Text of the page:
The criminal justice system

anyone can be victim of crime Reporting crime

You need to think about whether or not you want to report the crime to the police. If you are worried about what may happen if you do, Victim Support can give you information and advice.

You do not have to report crime directly. There are anonymous ways of informing the police. If you think that reporting a crime to the police might put you or someone else in danger or at risk, you can call Crimestoppers on 0800 555 111. You will not be asked your name and you can give information anonymously.

In some parts of the country there are also independent reporting centres where victims of hate crime, such as racist incidents, domestic violence and crimes against lesbians and gay men, can report the crime anonymously. The centre staff will pass on the information to police.

If you report the crime, the police should give you a booklet called Victims of crime, which explains what will happen next. The police will give you a reference number for your crime and you will need this if you want to make an insurance or criminal injuries compensation claim.

Going to court

Most court cases are dealt with by magistrates' courts. More serious cases have to be sent to the Crown Court for trial by jury. Either way, if you are asked to appear as a witness in court, or if you are a victim or a family member or friend and would like to attend the trial, you may not know what to expect or how to find out more about it. The Witness Service, which is run by Victim Support, is there to provide practical and emotional support to victims, witnesses, their families and friends, before, during and after the court case. The Witness Service is independent of the court, police and other organisations there. It is there just to help you cope with the experience.

All witnesses should be given a copy of the leaflet Witness in court which will explain what is likely to happen. You should also be sent a copy of our leaflet Going to court (available from the Witness Service) and information about how to get to the court and about the facilities available there.

If you would like to visit the court before the trial to see what it is like, the Witness Service should be able to organise it for you.

What happens after court

The police should let you know the outcome of the case. If the defendant is found guilty, there are many sentences that can be given out, including prison, fines and community sentences.

Prison

If an offender tries to contact you from prison, or if you are worried that they might try to, and you don't want them to, you can contact the Prison Service Victim Helpline (run by the Prison Service) on 0845 7585112 - Monday to Friday 9am to 4pm. Calls are charged at local rates. They will inform the prison governor who will investigate and decide what action to take. The governor will write to you to let you know what they are going to do.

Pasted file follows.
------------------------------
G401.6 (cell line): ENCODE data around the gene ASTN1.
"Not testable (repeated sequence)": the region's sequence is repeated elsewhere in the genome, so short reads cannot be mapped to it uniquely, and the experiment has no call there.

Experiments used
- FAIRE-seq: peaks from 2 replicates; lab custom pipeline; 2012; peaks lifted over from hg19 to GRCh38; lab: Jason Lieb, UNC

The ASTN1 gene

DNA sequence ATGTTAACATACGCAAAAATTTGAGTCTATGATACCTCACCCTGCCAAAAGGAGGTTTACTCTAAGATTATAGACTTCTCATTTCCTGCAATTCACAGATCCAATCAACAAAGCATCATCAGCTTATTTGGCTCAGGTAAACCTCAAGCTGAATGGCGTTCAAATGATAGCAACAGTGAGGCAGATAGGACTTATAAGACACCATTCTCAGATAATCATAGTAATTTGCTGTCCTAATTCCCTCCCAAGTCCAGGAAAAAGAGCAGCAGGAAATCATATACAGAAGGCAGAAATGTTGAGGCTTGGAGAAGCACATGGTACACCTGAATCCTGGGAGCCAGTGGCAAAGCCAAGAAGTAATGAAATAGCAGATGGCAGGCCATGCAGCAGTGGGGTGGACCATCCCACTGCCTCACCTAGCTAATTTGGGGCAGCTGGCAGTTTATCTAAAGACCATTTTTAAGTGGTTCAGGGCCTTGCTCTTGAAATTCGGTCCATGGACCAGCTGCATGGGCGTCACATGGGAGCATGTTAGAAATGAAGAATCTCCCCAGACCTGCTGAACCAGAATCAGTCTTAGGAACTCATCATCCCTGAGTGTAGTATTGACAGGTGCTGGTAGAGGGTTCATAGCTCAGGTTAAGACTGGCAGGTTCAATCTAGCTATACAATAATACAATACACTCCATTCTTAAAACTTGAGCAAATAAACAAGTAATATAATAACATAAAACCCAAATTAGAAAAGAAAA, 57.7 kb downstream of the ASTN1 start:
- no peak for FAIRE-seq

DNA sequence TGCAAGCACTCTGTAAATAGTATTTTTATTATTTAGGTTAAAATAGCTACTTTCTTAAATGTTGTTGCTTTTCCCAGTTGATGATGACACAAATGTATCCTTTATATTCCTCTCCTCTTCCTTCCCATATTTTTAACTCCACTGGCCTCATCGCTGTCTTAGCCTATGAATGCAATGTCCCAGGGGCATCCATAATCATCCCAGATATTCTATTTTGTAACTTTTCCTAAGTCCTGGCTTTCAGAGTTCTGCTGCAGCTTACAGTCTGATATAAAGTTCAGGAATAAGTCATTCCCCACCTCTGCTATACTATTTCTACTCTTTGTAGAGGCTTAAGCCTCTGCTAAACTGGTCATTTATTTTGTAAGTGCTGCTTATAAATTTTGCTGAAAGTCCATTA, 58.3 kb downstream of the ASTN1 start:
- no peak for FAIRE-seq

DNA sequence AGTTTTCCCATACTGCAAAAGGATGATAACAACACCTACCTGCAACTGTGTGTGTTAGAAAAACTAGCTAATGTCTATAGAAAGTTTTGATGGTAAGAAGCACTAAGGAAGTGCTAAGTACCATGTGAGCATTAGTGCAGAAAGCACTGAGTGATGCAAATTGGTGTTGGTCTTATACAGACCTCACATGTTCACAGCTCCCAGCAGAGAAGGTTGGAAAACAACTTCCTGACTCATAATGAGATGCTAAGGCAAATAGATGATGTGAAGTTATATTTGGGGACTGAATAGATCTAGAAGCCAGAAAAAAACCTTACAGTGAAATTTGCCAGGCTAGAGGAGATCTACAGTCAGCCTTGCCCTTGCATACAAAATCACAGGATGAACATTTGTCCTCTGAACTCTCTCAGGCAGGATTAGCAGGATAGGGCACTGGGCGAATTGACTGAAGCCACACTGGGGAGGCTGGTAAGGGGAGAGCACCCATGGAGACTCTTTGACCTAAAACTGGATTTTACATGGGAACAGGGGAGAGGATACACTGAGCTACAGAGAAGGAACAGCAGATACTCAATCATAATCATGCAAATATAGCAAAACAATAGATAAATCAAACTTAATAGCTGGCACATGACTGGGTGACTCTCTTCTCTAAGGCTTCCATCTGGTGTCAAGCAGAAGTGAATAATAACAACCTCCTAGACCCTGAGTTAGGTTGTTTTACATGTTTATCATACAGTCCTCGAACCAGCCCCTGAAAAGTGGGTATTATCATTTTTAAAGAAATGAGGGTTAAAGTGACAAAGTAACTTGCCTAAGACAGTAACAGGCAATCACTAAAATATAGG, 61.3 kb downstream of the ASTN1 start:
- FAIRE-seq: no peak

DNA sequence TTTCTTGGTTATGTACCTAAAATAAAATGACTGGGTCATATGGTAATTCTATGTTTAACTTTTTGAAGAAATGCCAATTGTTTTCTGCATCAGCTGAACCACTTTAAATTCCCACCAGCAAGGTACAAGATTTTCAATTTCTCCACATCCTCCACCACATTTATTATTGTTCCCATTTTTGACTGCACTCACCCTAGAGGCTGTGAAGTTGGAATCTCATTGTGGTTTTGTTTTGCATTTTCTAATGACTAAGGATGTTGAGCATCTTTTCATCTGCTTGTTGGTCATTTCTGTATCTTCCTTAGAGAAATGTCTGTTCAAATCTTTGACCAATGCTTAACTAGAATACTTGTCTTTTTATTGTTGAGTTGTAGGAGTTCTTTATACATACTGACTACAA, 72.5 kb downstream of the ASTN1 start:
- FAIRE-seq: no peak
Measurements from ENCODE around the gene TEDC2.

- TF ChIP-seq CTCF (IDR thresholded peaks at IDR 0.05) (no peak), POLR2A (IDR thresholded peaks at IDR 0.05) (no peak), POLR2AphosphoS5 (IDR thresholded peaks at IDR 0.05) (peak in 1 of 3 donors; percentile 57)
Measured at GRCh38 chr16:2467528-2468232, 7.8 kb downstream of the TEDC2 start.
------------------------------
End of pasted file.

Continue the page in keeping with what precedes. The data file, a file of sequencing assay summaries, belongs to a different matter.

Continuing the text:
Release of offenders

If you are the victim of a violent or sexual crime, and the offender is sentenced to one year or more, the probation service must contact you to ask if you want to be kept informed about when and how the offender will be released. You are also entitled to give your views about any conditions you think are necessary when they are released. The police should give you the leaflet Release of prisoners: information for victims of serious sexual or other violent offences.

Restorative justice

Restorative justice is an approach to trying to deal with the harm done by crime or other conflicts. It tries to make things good again (restored) for the victim and the community and to help the offender to fit back into society.

It gives you, as the victim, a chance to ask the offender questions or tell them how their criminal behaviour has affected you, if you want to. It gives the offender a chance to admit the effect of what they have done, to make up for it in some way and to work to change their behaviour. You might be given the chance to communicate with the offender face-to-face, with a mediator or facilitator present, or indirectly through a mediator.

Since 1998 a range of new measures for dealing with young offenders has been introduced. Some of these measures include some of the principles of restorative justice. It is totally up to you whether or not you take part. You may be approached about the possibility of mediation, attending a restorative conference or Youth Offender Panel meeting, or asked about reparation.